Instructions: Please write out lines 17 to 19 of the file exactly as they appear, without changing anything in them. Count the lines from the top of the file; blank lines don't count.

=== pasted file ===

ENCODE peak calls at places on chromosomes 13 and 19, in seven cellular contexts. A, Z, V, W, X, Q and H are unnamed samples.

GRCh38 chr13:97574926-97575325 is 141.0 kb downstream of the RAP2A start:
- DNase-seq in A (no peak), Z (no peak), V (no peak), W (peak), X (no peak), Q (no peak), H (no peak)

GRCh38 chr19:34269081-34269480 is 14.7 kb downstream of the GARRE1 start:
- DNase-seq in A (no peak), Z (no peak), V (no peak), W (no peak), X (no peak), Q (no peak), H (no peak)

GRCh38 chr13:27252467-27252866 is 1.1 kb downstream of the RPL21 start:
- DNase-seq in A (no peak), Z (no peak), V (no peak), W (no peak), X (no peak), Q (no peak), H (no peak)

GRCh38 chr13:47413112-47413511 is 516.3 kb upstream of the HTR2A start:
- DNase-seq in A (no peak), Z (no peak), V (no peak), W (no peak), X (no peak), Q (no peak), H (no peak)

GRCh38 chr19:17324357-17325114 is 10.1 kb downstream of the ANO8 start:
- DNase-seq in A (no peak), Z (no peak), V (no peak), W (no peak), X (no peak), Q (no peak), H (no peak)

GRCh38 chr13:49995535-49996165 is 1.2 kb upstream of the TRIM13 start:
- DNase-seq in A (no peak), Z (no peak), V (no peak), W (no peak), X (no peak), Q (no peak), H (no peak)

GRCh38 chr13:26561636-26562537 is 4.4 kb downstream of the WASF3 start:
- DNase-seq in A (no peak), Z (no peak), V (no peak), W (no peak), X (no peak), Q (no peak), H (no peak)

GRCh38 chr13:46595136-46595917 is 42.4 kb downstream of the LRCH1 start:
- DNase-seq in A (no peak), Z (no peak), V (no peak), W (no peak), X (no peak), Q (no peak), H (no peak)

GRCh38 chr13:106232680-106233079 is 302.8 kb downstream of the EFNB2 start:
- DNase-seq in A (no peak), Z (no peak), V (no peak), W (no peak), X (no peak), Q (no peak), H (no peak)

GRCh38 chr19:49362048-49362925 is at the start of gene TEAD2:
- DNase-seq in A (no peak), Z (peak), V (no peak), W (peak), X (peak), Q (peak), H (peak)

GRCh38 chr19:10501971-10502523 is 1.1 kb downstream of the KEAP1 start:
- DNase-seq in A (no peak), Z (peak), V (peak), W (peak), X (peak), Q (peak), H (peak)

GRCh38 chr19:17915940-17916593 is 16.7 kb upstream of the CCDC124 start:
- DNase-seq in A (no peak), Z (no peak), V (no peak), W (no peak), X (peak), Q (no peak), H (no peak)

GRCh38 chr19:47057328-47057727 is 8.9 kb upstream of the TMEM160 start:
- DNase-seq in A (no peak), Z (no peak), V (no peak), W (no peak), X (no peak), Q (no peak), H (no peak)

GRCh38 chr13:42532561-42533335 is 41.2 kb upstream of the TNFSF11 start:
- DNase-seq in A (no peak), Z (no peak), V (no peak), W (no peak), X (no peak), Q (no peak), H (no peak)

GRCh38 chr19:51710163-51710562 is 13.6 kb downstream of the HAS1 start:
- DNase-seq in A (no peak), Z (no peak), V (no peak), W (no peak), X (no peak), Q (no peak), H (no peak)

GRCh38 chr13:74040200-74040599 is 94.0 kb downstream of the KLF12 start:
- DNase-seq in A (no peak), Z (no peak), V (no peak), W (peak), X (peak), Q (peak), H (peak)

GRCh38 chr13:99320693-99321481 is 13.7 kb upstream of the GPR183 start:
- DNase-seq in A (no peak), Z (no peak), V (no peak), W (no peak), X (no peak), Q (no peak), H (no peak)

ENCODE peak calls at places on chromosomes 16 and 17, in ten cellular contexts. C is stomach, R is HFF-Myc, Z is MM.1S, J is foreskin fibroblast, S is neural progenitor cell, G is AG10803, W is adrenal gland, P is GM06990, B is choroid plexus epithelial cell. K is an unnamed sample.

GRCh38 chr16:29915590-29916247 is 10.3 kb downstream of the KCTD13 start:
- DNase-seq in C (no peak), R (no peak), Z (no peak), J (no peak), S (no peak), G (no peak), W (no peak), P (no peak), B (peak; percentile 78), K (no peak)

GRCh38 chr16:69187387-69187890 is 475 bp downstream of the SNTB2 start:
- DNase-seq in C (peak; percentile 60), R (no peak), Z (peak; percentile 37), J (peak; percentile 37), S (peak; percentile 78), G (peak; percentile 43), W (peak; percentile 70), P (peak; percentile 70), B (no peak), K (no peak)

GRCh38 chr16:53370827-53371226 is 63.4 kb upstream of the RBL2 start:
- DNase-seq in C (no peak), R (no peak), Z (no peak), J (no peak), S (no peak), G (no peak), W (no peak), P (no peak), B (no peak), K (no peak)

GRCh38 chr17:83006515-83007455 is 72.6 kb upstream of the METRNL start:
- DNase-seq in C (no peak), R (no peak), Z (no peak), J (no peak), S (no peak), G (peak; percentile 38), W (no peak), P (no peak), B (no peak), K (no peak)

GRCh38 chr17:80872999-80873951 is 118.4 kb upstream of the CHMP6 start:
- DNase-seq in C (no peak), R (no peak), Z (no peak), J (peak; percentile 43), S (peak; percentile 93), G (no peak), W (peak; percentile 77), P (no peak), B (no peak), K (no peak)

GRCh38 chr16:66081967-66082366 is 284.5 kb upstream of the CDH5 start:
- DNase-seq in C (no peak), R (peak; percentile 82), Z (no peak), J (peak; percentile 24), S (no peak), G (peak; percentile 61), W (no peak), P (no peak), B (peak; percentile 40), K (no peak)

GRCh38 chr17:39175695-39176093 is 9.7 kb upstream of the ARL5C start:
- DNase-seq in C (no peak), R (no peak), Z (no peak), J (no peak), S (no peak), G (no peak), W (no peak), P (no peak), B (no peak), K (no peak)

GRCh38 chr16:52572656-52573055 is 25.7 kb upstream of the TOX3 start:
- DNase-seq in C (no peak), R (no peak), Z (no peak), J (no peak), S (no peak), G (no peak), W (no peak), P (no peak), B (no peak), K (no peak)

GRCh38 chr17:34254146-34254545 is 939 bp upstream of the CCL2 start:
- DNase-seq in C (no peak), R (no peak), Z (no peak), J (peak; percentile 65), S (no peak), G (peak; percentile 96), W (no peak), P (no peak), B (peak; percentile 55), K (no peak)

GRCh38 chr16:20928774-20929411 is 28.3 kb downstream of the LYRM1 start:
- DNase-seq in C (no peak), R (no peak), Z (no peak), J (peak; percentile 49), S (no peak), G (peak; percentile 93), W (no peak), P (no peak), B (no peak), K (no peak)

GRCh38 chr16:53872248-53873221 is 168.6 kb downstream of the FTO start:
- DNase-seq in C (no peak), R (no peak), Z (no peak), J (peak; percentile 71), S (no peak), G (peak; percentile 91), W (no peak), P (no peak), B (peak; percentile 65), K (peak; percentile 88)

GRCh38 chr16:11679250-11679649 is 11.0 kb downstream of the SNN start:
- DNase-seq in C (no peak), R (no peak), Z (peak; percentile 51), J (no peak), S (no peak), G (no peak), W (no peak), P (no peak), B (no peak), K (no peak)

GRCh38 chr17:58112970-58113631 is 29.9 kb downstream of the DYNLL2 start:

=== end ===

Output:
- DNase-seq in A (no peak), Z (no peak), V (no peak), W (no peak), X (no peak), Q (no peak), H (no peak)

GRCh38 chr13:106232680-106233079 is 302.8 kb downstream of the EFNB2 start:
- DNase-seq in A (no peak), Z (no peak), V (no peak), W (no peak), X (no peak), Q (no peak), H (no peak)